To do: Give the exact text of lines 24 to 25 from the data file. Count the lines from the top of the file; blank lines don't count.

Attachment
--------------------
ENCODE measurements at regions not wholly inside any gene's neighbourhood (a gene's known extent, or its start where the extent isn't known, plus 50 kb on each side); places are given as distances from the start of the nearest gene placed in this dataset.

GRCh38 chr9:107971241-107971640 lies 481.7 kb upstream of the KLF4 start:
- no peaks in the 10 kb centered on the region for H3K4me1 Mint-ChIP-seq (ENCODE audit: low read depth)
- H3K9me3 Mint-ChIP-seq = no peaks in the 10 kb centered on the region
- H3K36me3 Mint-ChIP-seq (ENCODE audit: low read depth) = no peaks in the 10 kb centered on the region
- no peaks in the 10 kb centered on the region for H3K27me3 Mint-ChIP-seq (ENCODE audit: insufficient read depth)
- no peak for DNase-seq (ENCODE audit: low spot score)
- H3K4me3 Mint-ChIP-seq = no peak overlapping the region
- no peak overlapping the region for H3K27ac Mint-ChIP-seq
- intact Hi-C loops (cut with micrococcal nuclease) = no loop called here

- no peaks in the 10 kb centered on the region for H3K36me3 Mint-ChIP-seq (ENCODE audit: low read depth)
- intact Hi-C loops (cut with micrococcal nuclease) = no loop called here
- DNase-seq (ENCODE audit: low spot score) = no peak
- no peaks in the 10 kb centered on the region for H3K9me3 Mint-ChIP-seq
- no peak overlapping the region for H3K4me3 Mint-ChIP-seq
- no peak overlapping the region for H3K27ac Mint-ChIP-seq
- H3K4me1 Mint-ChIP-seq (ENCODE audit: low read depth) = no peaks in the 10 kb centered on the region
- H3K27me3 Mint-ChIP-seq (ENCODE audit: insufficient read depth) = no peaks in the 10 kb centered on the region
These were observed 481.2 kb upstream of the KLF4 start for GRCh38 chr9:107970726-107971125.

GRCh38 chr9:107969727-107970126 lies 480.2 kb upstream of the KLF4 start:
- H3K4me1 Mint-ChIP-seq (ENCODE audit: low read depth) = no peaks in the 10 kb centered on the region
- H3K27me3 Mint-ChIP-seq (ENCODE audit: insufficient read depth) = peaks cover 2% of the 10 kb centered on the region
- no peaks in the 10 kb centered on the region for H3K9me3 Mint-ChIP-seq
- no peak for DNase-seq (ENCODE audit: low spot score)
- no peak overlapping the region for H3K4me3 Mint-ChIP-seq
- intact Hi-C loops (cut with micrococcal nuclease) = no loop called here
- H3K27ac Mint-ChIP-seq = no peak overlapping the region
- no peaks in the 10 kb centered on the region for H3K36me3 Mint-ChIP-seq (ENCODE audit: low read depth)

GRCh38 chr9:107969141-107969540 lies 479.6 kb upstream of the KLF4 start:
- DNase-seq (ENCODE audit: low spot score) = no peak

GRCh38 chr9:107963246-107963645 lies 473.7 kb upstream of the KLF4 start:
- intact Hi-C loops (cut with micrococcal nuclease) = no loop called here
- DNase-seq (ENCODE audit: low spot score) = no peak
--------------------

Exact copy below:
- no peak for DNase-seq (ENCODE audit: low spot score)
- no peak overlapping the region for H3K4me3 Mint-ChIP-seq